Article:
Comprehensive immunological evaluation is crucial for monitoring patients undergoing antigen-specific cancer immunotherapy. The identification and quantification of T cell responses is most important for the further development of such therapies. Using well-characterized clinical samples from a high responder patient (TK-f01) in an NY-ESO-1f peptide vaccine study, we performed high-throughput T cell receptor β-chain (TCRB) gene next generation sequencing (NGS) to monitor the frequency of NY-ESO-1-specific CD8+ T cells. We compared these results with those of conventional immunological assays, such as IFN-γ capture, tetramer binding and limiting dilution clonality assays. We sequenced human TCRB complementarity-determining region 3 (CDR3) rearrangements of two NY-ESO-1f-specific CD8+ T cell clones, 6-8L and 2F6, as well as PBMCs over the course of peptide vaccination. Clone 6-8L possessed the TCRB CDR3 gene TCRBV11-03*01 and BJ02-01*01 with amino acid sequence CASSLRGNEQFF, whereas 2F6 possessed TCRBV05-08*01 and BJ02-04*01 (CASSLVGTNIQYF). Using these two sequences as models, we evaluated the frequency of NY-ESO-1-specific CD8+ T cells in PBMCs ex vivo. The 6-8L CDR3 sequence was the second most frequent in PBMC and was present at high frequency (0.7133%) even prior to vaccination, and sustained over the course of vaccination. Despite a marked expansion of NY-ESO-1-specific CD8+ T cells detected from the first through 6th vaccination by tetramer staining and IFN-γ capture assays, as evaluated by CDR3 sequencing the frequency did not increase with increasing rounds of peptide vaccination. By clonal analysis using 12 day in vitro stimulation, the frequency of B*52:01-restricted NY-ESO-1f peptide-specific CD8+ T cells in PBMCs was estimated as only 0.0023%, far below the 0.7133% by NGS sequencing. Thus, assays requiring in vitro stimulation might be underestimating the frequency of clones with lower proliferation potential. High-throughput TCRB sequencing using NGS

  2. Educational Specifications: University City High School.

    ERIC Educational Resources Information Center

    Philadelphia School District, PA.

    Educational specifications are presented delineating instructional space requirements and relationships for a new high school in Philadelphia, Pennsylvania. These specifications comprise a set of written instructions from which the architect can derive a design concept compatible with current educational needs and adaptable to future changes in…

  3. SPECIES-SPECIFIC DETECTION OF HYDROCARBON UTILIZING BACTERIA. (R825810)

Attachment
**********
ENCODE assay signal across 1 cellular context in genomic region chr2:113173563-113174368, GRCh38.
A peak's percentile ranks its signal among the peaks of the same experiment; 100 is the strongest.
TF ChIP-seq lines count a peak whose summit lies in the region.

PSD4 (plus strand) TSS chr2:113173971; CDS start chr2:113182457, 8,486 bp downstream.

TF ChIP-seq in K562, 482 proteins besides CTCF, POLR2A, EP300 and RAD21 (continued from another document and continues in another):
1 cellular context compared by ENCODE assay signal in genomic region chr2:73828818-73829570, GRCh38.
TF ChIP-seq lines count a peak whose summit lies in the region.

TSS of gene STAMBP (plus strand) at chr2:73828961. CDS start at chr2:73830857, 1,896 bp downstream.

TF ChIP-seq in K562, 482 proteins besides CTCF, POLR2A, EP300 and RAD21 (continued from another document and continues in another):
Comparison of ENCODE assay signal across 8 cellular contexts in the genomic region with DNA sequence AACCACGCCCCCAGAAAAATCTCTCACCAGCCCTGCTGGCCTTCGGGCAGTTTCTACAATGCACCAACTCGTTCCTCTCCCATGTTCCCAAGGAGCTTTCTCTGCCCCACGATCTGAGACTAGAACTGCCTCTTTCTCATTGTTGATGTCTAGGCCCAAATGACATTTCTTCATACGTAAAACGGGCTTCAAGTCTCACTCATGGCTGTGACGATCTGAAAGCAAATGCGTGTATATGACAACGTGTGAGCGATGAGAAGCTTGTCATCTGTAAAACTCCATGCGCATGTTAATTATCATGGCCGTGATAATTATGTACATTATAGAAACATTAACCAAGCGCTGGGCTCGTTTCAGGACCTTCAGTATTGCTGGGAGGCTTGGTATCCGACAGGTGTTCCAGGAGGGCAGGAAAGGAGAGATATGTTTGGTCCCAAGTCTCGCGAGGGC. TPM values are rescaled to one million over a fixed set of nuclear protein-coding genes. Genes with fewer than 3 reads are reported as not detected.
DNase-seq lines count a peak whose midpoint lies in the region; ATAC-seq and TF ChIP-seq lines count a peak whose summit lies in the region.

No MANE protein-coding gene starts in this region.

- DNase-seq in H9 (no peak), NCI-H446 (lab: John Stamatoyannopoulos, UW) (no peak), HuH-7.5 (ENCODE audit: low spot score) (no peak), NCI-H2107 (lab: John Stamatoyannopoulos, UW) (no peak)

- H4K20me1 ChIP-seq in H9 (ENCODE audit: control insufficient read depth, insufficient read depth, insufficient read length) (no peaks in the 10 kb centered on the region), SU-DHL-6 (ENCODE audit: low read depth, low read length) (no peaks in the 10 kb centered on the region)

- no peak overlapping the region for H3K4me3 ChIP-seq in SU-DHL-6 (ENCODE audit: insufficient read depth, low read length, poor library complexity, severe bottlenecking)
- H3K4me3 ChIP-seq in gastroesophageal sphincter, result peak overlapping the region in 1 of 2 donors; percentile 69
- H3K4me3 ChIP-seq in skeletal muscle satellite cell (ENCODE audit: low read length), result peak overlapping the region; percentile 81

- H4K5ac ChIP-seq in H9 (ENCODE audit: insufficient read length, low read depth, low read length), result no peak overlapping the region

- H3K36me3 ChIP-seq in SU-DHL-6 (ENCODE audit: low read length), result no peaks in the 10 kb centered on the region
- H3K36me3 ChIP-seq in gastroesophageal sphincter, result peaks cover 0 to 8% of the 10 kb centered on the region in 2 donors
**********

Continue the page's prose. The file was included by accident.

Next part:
EPA Science Inventory

    Rapid detection and quantitative assessment of specific microbial species in environmental samples is desirable for monitoring changes in ecosystems and for tracking natural or introduced microbial species during bioremediation of contaminated sites. In the interests of develo...

  4. SPECIES-SPECIFIC DETECTION OF HYDROCARBON UTILIZING BACTERIA. (R825810)

    EPA Science Inventory

    Rapid detection and quantitative assessment of specific microbial species in environmental samples is desirable for monitoring changes in ecosystems and for tracking natural or introduced microbial species during bioremediation of contaminated sites. In the interests of develo...

  5. Development of a highly sensitive and specific monoclonal antibody based enzyme-linked immunosorbent assay for the detection of a new β-agonist, phenylethanolamine A, in food samples.

    PubMed

    Jiang, Danni; Cao, Biyun; Wang, Meiyu; Yang, Hong; Zhao, Kang; Li, Jianguo; Li, Mingxin; Sun, Lulu; Deng, Anping

    2017-02-01

    All β-agonists are banned as feed additives for growth promotion in animals due to toxic effects on humans after consuming the β-agonist contaminated meats. Phenylethanolamine A (PA) is a newly emerged β-agonist. Thus there is a need to develop highly sensitive and specific analytical methods for the detection of PA in food samples. In this study, the monoclonal antibody (mAb) against PA was produced by hybridoma technology and used for the development of enzyme-linked immunosorbent assay (ELISA). The IC50 values and limits of detection (LODs) of the ELISA using homogeneous combination of coating antigen/antibody for PA were 0.16 ng mL(-1) and 0.011 ng mL(-1) , respectively. The cross-reactive (CR) values of the assay with 14 structurally related β-agonists were lower than 0.59%. Swine liver and meat samples were spiked with PA at different content and analysed by ELISA. Acceptable recovery rates of 91.40-105.51% and intra-assay coefficients of variation of 1.56-9.92% (n = 3) were obtained. The ELISA for seven spiked samples was confirmed by LC-MS/MS with a high correlation coefficient of 0.9881. The proposed mAb-based ELISA was highly sensitive and specific for PA and could be used as a quantitative/screening method for PA analysis in food samples. © 2016 Society of Chemical Industry. © 2016 Society of Chemical Industry.